There’s nothing wrong with drinking a few beers with friends after work, right? Well, new research suggests there may be, particularly if you’re trying to conceive. When it comes to preparing for parenthood, the focus on healthy habits typically falls on the female partner, however multiple studies continue to show that men have an equal role to play in the future health of their child. Read on to learn what’s ok and what isn’t when it comes to alcohol and male fertility.
Alcohol and Pregnancy
Women who drink alcohol during pregnancy are more likely to experience a miscarraige or premature birth. Drinking also increases the risk of a low birth weight, and can cause your baby to develop a serious, life-long condition called fetal alcohol spectrum disorder (FASD). The risks of alcohol consumption during pregnancy are by now fairly common knowledge, however little was known about the effects of alcohol consumed by the father before and at the time of conception.
FASD has for long been attributed to alcohol consumption by the mother, but multiple cases emerged where babies were born with alcohol-related birth defects to mothers who denied consuming alcohol during pregnancy. Because of advances in epigenetics, we now know that sperm contain a lot of epigenetic information that can be modified by exposure to different stressors, including alcohol, and which can affect the development of the baby. In other words, the father’s drinking habits can have an impact on the baby even if the mother doesn’t drink alcohol during pregnancy.
How much alcohol is too much?
Even if you do not feel drunk, drinking three to four beers several days a week can induce withdrawal when you stop. During withdrawal, your liver experiences perpetual oxidative stress and sends a signal throughout the male body, including the reproductive system which reacts to that stress.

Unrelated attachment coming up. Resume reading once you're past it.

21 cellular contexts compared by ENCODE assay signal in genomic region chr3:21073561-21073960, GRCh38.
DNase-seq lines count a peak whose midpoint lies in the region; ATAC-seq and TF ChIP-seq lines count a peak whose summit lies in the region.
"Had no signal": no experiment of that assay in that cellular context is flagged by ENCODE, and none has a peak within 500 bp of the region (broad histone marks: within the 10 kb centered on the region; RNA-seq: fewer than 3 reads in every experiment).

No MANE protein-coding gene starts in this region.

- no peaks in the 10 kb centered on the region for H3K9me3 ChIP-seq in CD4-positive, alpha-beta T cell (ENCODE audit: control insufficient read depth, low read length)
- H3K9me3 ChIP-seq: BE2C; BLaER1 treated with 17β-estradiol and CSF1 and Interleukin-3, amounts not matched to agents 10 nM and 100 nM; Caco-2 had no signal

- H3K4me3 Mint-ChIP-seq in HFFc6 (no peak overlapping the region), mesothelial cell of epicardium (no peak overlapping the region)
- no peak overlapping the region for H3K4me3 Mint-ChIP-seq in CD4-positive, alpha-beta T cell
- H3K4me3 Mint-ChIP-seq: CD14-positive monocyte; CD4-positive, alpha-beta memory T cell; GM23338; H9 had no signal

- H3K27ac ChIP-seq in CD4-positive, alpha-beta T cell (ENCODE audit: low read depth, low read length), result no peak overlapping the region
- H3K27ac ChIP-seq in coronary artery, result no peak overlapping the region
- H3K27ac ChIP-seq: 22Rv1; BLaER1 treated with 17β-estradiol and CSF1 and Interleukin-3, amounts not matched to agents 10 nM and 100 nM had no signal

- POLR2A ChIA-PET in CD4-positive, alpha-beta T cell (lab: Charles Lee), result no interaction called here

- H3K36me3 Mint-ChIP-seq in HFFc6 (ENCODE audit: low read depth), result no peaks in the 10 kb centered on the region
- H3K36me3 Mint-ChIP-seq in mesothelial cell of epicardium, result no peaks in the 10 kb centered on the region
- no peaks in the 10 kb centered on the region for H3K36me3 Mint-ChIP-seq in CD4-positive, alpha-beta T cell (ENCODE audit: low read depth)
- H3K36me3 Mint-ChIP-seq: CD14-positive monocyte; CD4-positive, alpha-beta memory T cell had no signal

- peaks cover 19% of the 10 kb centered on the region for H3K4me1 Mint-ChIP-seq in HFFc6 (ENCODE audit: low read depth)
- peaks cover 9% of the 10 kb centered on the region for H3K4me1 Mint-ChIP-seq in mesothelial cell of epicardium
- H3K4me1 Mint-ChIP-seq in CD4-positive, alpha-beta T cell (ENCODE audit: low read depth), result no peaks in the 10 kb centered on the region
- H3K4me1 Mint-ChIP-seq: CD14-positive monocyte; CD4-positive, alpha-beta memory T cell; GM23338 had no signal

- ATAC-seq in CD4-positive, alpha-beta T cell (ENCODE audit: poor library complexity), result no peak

When should men stop drinking if trying to conceive?
A 2023 study conducted by researchers at Texas A&M University recommends that men quit alcohol three months before starting a family. The researchers found that it takes longer than previously thought for the negative effects of alcohol to leave a man’s sperm, and this may have significant implications for the development of the fetus. Stopping three months in advance can help your child have the best start in life. If you have any concerns about your drinking habits or their potential impact on your fertility and future child, don’t hesitate to consult with your doctor.
Aside from abstaining from alcohol, there are several other steps you can take to promote the best start for your future child, including:
- Adopting a healthy diet rich in fruits, vegetables, and whole grains
- Participating in regular physical activity that is not too strenuous
- Managing stress levels effectively.
While more research is needed to fully understand the relationship between alcohol consumption by dads-to-be and fetal development, this study underscores the importance of a healthy lifestyle for both men and women planning to conceive. So, if you’re planning on starting or growing your family, it’s best to take stock of your lifestyle habits, including drinking, to set up the best environment for your future child.